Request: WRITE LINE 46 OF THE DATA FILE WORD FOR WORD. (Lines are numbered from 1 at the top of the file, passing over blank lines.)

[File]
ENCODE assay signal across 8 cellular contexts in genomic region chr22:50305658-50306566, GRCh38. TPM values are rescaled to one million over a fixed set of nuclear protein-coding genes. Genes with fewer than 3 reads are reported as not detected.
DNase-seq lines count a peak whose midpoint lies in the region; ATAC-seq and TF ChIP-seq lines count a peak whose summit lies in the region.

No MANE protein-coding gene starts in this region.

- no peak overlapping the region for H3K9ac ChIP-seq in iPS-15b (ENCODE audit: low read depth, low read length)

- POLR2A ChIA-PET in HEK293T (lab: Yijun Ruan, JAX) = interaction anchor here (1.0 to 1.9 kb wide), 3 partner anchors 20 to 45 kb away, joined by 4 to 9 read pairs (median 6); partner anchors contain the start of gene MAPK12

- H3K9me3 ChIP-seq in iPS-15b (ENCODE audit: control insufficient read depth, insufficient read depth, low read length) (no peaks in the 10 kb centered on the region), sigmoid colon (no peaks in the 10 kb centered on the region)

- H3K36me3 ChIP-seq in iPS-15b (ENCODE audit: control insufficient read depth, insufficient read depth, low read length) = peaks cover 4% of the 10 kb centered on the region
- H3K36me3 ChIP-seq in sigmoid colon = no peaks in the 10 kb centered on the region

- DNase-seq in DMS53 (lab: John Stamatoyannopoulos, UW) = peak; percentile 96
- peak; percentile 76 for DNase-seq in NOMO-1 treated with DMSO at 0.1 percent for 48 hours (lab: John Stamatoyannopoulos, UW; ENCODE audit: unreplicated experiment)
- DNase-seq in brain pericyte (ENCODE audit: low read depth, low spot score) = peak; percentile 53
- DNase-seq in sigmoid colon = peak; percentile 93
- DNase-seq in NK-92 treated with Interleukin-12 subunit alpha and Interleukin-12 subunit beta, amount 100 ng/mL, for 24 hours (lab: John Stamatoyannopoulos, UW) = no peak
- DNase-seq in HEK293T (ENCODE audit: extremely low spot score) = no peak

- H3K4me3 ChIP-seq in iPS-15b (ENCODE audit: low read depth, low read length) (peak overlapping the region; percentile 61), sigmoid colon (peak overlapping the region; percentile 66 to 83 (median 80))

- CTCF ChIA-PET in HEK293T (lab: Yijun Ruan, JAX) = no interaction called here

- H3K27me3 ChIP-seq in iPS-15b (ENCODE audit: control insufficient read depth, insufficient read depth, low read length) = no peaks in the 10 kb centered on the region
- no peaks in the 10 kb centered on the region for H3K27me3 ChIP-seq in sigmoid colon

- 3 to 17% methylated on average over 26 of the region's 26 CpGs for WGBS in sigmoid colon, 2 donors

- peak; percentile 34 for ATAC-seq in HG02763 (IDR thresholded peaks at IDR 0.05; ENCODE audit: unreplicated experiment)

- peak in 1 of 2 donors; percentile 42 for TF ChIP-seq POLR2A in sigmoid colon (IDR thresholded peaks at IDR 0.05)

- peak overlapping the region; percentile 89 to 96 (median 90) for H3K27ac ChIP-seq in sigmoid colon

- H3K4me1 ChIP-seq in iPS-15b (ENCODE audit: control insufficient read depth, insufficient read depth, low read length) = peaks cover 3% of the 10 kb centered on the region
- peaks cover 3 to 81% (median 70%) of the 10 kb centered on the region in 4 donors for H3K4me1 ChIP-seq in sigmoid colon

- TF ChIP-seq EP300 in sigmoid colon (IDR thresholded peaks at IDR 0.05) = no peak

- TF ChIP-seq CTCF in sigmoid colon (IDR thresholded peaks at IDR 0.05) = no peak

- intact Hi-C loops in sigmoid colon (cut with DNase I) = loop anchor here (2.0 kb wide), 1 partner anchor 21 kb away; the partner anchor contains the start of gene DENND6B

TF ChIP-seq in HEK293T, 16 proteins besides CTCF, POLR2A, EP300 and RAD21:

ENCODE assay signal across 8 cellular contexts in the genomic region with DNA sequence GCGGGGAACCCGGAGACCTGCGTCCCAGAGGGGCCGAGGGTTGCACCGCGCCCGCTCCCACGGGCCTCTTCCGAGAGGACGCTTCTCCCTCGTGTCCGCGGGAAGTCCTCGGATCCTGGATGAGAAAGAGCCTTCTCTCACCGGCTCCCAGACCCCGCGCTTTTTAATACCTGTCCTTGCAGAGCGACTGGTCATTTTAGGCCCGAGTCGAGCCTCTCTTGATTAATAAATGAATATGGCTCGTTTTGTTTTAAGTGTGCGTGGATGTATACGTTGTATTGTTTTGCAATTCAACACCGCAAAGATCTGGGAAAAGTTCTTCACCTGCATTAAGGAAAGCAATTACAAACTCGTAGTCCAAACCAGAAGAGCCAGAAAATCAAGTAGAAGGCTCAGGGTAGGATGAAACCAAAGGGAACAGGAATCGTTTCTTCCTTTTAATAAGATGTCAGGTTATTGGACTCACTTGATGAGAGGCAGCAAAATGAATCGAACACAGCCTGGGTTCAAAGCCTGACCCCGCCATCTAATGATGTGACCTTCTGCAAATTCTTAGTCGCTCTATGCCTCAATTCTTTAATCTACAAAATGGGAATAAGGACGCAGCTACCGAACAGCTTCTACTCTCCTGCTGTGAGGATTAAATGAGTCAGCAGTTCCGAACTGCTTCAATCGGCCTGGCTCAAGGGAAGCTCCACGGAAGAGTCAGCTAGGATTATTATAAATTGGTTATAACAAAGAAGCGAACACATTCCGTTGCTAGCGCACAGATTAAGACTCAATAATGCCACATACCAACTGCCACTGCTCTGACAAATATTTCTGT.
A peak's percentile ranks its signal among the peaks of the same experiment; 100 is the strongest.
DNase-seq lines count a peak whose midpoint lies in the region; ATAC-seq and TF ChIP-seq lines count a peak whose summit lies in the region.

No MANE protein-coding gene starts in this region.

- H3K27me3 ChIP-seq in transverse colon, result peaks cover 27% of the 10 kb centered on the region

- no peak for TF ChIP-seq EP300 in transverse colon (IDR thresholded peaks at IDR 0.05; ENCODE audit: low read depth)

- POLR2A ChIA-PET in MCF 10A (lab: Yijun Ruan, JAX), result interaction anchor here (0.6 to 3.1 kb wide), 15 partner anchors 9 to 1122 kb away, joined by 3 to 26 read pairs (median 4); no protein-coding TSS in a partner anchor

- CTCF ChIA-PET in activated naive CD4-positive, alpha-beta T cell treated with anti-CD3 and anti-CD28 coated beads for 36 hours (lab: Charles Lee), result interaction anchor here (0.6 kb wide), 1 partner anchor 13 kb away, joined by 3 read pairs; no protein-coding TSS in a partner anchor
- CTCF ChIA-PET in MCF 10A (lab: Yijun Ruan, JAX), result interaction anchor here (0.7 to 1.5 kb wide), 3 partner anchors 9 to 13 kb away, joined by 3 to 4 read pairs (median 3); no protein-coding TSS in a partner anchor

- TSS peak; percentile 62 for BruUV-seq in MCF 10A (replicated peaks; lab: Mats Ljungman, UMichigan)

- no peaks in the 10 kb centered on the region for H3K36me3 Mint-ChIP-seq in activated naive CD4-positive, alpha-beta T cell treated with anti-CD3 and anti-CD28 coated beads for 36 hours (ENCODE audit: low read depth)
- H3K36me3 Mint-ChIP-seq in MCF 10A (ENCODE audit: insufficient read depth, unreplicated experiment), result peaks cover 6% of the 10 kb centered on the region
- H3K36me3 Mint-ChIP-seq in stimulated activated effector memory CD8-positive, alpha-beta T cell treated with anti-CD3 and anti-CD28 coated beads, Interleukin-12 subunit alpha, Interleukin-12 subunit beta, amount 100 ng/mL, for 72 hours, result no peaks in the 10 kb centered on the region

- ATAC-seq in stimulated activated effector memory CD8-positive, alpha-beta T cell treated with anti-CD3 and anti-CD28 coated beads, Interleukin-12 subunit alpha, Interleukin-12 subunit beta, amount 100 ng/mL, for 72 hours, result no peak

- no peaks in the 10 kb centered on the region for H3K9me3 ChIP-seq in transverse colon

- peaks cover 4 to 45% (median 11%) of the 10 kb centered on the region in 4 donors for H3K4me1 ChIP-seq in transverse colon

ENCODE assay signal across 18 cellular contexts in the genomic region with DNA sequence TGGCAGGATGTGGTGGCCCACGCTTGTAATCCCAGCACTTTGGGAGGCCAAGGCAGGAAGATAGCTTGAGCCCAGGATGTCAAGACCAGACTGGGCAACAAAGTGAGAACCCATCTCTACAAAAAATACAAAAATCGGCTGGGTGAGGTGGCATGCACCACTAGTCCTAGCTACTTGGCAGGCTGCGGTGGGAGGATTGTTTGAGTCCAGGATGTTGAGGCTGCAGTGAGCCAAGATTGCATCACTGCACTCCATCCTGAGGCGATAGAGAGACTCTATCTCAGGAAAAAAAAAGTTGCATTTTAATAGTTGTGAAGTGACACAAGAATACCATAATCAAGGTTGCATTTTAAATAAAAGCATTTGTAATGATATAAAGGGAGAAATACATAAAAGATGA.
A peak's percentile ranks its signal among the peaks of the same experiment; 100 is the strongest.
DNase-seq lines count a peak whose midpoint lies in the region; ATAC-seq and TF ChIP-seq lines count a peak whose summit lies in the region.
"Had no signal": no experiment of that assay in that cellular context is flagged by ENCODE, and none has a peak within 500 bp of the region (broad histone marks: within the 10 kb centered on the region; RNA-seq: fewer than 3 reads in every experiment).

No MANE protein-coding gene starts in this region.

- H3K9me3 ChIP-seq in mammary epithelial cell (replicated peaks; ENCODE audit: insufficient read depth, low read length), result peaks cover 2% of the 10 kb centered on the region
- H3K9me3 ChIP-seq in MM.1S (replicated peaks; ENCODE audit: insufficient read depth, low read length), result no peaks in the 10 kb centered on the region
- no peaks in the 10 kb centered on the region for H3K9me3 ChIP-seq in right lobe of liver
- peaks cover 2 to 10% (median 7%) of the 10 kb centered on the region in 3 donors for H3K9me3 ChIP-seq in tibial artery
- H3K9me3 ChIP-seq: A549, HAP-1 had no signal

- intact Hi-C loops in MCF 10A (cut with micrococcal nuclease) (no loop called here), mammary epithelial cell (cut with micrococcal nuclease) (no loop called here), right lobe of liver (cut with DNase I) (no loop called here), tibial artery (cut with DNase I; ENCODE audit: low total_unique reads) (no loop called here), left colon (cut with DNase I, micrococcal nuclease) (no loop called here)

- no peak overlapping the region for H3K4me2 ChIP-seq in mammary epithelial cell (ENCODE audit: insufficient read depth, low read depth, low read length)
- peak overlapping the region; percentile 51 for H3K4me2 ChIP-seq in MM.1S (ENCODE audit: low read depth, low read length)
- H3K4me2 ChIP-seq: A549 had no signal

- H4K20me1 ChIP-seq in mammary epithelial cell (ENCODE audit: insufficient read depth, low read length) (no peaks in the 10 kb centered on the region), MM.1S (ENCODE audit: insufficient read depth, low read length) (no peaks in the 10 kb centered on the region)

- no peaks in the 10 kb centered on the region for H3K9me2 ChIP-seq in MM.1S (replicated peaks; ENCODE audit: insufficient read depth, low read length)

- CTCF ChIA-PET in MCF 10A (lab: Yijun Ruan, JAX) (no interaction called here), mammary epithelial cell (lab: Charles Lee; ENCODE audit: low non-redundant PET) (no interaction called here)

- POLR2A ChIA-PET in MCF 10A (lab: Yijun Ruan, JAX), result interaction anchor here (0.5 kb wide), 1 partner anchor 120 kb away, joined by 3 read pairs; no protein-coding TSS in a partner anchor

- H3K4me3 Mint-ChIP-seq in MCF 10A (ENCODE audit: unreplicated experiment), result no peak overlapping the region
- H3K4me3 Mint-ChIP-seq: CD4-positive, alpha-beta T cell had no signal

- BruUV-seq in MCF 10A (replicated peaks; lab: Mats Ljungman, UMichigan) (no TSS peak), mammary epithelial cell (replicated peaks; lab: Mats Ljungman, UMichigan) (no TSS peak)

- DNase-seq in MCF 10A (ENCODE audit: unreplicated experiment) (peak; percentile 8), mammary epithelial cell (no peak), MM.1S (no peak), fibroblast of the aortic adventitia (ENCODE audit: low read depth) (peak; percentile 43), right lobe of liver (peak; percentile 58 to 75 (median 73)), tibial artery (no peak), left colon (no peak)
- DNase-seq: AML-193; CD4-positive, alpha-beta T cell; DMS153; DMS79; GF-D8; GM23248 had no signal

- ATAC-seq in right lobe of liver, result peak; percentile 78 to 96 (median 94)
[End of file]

A peak's percentile ranks its signal among the peaks of the same experiment; 100 is the strongest.